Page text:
My Life in France
by Julia Child with Alex Prud’homme
2006 • 317 pages • Alfred A. Knopf
Oh, did I ever need Julia Child this past week.
For reasons I don’t particularly want to go into, my ever-fluctuating confidence in myself was quite shaken last week, so being able to escape into My Life in France was an absolute godsend in terms of both general stress relief and relieving my anxiety. (I don’t think I’ve ever read myself out of being nauseous from nerves before, so that was a novel experience.) I’ve never been a particularly ambitious woman, which, combined with being a queer introvert who doesn’t want children, sometimes makes me feel disconnected from the usual cultural milestones my culture tells me I should be hitting to qualify as a real person. So spending my commutes reading the words of a woman who found her true, passionate calling late in life, never had children, and pursued her passion in life simply because she enjoyed it? It was heartening on a spiritual level.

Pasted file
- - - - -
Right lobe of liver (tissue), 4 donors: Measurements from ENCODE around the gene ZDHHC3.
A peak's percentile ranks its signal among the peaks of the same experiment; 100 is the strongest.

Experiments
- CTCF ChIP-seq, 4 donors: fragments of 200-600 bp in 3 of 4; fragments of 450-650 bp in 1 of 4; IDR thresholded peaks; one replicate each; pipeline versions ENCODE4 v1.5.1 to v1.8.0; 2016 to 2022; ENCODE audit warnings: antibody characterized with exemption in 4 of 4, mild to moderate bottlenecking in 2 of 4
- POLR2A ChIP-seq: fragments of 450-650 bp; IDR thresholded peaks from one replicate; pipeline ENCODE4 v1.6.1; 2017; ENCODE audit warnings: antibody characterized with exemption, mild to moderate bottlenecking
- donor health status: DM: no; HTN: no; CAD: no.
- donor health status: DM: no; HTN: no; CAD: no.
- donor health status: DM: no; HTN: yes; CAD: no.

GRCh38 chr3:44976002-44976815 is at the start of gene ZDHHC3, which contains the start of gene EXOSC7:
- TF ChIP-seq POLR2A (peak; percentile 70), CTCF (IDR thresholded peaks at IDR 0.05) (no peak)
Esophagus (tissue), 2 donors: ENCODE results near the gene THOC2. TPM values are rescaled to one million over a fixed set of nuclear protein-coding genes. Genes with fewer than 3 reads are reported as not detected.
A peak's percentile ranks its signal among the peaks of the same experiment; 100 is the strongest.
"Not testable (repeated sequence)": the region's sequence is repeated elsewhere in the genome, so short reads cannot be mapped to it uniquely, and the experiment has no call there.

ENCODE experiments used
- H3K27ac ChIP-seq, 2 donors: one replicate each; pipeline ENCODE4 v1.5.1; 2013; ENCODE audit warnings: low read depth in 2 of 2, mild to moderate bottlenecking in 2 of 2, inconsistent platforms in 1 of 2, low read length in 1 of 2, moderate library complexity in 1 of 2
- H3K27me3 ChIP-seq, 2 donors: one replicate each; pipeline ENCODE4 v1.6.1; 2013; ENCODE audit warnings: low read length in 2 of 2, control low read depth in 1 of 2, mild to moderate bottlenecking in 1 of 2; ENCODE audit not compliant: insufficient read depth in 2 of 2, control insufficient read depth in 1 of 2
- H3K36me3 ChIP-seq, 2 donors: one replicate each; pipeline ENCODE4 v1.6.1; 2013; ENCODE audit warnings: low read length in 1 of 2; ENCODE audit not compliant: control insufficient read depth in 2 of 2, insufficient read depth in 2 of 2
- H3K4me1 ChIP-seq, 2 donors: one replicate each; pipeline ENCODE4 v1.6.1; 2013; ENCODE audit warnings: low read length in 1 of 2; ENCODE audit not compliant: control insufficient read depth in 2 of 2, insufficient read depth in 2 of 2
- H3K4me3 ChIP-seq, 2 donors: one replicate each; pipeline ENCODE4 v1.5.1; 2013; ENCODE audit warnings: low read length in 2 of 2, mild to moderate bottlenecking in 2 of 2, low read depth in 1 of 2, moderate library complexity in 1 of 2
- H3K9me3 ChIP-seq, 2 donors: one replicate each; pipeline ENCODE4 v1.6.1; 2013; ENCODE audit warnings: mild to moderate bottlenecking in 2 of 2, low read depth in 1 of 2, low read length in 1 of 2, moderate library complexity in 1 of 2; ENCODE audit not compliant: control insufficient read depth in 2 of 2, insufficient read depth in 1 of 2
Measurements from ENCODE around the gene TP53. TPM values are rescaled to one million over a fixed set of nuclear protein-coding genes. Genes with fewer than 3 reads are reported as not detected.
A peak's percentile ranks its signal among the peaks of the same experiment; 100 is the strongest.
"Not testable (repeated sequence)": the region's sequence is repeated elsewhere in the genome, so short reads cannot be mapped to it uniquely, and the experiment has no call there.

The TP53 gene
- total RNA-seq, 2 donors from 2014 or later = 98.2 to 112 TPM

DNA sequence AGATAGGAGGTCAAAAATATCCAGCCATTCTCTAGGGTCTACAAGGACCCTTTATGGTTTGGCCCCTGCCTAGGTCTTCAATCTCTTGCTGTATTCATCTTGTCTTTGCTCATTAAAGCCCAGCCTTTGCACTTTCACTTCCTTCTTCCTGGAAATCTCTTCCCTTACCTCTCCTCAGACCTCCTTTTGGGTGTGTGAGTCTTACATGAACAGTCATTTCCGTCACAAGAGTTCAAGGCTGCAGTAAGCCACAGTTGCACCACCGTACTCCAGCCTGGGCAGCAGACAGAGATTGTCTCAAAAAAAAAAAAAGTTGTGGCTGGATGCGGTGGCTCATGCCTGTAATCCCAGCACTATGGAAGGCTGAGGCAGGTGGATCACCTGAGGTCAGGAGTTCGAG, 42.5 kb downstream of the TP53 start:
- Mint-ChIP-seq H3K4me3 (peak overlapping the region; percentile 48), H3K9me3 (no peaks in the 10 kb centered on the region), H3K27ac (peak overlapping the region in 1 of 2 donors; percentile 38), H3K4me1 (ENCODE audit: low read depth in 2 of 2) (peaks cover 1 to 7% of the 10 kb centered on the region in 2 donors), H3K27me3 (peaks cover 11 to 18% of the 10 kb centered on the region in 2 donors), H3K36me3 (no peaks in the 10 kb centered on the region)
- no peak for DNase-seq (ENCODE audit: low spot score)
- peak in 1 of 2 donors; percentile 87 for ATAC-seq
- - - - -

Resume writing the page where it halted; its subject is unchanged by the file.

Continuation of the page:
While I’ve never read Mastering the Art of French Cooking and have never been an active fan of Julia Child—I’m young enough that I only really know her from pop cultural osmosis and a viewing of Julie and Julia—I’ve long thought of her fondly, to the point that I can summon her voice in my ear despite not having heard her voice in years. (How odd, to put it that way, since she passed away in 2006. Memory is such a weird and wonderful thing.) Anastasia is actually the reason I hunkered down and put My Life in France on my reading list three years ago, and her recommendation was quite successful.